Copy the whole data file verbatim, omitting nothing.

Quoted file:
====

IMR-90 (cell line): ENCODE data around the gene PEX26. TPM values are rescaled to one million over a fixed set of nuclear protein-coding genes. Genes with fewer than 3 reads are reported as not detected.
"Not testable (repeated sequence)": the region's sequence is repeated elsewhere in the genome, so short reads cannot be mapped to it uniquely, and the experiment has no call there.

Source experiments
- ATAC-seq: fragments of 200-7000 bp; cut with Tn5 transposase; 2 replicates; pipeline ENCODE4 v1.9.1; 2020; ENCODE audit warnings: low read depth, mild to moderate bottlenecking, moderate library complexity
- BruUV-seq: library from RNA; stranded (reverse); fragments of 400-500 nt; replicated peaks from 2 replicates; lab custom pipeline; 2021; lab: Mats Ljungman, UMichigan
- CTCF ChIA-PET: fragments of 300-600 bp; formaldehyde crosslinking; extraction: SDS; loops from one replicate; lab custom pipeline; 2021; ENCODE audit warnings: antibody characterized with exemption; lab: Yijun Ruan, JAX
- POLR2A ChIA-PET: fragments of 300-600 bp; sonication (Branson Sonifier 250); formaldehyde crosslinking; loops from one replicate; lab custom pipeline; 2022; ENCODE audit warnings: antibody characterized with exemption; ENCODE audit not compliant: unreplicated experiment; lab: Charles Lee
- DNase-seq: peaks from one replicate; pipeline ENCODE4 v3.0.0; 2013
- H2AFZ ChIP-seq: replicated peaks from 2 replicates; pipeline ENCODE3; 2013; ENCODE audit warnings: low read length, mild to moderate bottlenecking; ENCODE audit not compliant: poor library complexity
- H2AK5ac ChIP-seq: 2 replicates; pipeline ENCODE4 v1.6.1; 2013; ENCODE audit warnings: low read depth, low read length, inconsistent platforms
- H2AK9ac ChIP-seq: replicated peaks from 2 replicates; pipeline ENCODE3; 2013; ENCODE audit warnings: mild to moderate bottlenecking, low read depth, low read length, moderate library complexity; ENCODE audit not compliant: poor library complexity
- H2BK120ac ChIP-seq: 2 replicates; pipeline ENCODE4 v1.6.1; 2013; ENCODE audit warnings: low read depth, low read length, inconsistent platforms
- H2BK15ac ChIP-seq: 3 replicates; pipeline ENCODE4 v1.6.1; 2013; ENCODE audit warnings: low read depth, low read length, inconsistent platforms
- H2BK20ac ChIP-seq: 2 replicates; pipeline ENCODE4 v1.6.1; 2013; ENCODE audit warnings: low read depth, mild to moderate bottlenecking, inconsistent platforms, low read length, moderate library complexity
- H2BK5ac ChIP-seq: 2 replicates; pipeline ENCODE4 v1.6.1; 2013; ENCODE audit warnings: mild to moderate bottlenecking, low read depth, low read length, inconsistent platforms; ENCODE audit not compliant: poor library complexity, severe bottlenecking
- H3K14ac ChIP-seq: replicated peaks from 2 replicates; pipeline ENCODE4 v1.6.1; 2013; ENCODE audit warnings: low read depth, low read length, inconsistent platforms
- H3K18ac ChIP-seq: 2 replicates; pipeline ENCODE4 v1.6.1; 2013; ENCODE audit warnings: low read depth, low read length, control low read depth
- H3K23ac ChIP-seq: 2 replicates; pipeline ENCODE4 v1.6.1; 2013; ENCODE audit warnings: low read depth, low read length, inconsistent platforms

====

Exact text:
IMR-90 (cell line): ENCODE data around the gene PEX26. TPM values are rescaled to one million over a fixed set of nuclear protein-coding genes. Genes with fewer than 3 reads are reported as not detected.
"Not testable (repeated sequence)": the region's sequence is repeated elsewhere in the genome, so short reads cannot be mapped to it uniquely, and the experiment has no call there.

Source experiments
- ATAC-seq: fragments of 200-7000 bp; cut with Tn5 transposase; 2 replicates; pipeline ENCODE4 v1.9.1; 2020; ENCODE audit warnings: low read depth, mild to moderate bottlenecking, moderate library complexity
- BruUV-seq: library from RNA; stranded (reverse); fragments of 400-500 nt; replicated peaks from 2 replicates; lab custom pipeline; 2021; lab: Mats Ljungman, UMichigan
- CTCF ChIA-PET: fragments of 300-600 bp; formaldehyde crosslinking; extraction: SDS; loops from one replicate; lab custom pipeline; 2021; ENCODE audit warnings: antibody characterized with exemption; lab: Yijun Ruan, JAX
- POLR2A ChIA-PET: fragments of 300-600 bp; sonication (Branson Sonifier 250); formaldehyde crosslinking; loops from one replicate; lab custom pipeline; 2022; ENCODE audit warnings: antibody characterized with exemption; ENCODE audit not compliant: unreplicated experiment; lab: Charles Lee
- DNase-seq: peaks from one replicate; pipeline ENCODE4 v3.0.0; 2013
- H2AFZ ChIP-seq: replicated peaks from 2 replicates; pipeline ENCODE3; 2013; ENCODE audit warnings: low read length, mild to moderate bottlenecking; ENCODE audit not compliant: poor library complexity
- H2AK5ac ChIP-seq: 2 replicates; pipeline ENCODE4 v1.6.1; 2013; ENCODE audit warnings: low read depth, low read length, inconsistent platforms
- H2AK9ac ChIP-seq: replicated peaks from 2 replicates; pipeline ENCODE3; 2013; ENCODE audit warnings: mild to moderate bottlenecking, low read depth, low read length, moderate library complexity; ENCODE audit not compliant: poor library complexity
- H2BK120ac ChIP-seq: 2 replicates; pipeline ENCODE4 v1.6.1; 2013; ENCODE audit warnings: low read depth, low read length, inconsistent platforms
- H2BK15ac ChIP-seq: 3 replicates; pipeline ENCODE4 v1.6.1; 2013; ENCODE audit warnings: low read depth, low read length, inconsistent platforms
- H2BK20ac ChIP-seq: 2 replicates; pipeline ENCODE4 v1.6.1; 2013; ENCODE audit warnings: low read depth, mild to moderate bottlenecking, inconsistent platforms, low read length, moderate library complexity
- H2BK5ac ChIP-seq: 2 replicates; pipeline ENCODE4 v1.6.1; 2013; ENCODE audit warnings: mild to moderate bottlenecking, low read depth, low read length, inconsistent platforms; ENCODE audit not compliant: poor library complexity, severe bottlenecking
- H3K14ac ChIP-seq: replicated peaks from 2 replicates; pipeline ENCODE4 v1.6.1; 2013; ENCODE audit warnings: low read depth, low read length, inconsistent platforms
- H3K18ac ChIP-seq: 2 replicates; pipeline ENCODE4 v1.6.1; 2013; ENCODE audit warnings: low read depth, low read length, control low read depth
- H3K23ac ChIP-seq: 2 replicates; pipeline ENCODE4 v1.6.1; 2013; ENCODE audit warnings: low read depth, low read length, inconsistent platforms